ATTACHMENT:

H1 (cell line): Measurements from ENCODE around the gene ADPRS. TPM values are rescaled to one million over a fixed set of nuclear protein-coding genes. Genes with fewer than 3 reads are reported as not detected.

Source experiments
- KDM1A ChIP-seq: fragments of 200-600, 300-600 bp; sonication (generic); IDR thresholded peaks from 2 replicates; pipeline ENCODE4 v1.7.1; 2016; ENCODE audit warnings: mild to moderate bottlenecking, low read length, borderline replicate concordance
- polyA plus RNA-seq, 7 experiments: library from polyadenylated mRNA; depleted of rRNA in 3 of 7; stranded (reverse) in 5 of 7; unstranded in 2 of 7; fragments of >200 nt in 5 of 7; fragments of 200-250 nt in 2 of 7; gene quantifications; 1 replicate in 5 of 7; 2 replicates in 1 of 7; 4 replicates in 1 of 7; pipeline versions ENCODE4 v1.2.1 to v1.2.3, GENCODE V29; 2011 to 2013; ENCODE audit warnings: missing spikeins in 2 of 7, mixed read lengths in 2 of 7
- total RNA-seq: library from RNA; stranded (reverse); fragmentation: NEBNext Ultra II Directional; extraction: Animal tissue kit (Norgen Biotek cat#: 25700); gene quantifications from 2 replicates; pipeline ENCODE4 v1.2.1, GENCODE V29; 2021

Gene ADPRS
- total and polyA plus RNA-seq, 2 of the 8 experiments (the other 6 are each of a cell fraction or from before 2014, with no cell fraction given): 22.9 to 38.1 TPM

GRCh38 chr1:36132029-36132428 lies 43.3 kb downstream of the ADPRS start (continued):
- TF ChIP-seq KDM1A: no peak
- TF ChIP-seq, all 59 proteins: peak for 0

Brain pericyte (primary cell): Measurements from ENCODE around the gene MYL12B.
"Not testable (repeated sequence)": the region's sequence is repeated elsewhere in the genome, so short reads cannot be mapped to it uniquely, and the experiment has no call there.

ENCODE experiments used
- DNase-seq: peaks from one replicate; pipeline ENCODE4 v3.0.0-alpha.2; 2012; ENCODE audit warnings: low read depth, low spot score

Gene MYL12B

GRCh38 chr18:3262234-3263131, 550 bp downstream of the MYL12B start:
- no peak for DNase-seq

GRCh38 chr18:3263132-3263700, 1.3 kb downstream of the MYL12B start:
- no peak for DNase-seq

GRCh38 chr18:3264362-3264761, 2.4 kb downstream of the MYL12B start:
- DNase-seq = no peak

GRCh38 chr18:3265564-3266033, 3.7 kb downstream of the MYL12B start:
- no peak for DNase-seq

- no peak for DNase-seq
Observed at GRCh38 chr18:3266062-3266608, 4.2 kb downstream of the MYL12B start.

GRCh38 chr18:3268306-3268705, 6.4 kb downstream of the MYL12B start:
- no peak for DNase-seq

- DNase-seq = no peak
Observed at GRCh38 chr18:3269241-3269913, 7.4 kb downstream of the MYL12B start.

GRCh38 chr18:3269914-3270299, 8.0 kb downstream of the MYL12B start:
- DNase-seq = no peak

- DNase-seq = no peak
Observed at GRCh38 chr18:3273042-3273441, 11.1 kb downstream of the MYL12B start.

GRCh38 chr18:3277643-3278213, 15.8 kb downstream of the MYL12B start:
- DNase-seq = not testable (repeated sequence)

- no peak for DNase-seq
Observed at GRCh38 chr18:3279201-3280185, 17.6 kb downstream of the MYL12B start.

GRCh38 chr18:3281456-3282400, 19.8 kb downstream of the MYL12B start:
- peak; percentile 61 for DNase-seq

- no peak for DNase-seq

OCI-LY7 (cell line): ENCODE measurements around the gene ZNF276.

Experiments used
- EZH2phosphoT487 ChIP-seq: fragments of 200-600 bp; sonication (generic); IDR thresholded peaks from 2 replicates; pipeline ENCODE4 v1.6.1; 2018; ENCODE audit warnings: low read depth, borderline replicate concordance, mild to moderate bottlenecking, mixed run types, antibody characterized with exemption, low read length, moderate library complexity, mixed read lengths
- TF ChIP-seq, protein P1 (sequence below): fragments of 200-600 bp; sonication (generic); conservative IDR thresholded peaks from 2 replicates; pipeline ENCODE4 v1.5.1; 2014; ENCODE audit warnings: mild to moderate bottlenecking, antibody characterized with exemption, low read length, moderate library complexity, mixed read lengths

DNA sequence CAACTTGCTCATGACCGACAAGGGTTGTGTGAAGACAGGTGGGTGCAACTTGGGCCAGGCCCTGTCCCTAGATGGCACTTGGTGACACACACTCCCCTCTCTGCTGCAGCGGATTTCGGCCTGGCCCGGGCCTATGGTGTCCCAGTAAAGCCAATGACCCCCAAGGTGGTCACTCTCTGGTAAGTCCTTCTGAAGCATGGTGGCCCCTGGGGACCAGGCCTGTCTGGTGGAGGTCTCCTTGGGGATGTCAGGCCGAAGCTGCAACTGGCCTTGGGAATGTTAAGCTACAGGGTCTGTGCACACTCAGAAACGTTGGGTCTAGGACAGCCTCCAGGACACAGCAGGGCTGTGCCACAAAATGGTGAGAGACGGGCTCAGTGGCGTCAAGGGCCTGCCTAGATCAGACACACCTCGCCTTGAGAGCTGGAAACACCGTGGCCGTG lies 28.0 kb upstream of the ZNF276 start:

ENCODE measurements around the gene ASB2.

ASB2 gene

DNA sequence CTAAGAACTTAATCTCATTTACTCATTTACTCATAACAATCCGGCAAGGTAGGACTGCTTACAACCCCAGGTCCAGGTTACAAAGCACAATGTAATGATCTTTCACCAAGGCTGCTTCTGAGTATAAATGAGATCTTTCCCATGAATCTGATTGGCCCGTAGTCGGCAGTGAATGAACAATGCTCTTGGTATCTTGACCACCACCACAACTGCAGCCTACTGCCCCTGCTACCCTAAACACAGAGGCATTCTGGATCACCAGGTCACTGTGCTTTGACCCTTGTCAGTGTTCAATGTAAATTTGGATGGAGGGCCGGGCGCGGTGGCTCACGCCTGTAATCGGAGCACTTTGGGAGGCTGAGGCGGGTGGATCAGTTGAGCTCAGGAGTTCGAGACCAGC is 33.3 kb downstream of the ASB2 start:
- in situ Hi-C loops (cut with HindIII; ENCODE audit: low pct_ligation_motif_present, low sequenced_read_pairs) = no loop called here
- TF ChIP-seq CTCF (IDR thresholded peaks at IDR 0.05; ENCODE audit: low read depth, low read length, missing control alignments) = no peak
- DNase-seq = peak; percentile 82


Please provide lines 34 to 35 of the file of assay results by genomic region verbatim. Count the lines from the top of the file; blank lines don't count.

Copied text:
GRCh38 chr18:3277643-3278213, 15.8 kb downstream of the MYL12B start:
- DNase-seq = not testable (repeated sequence)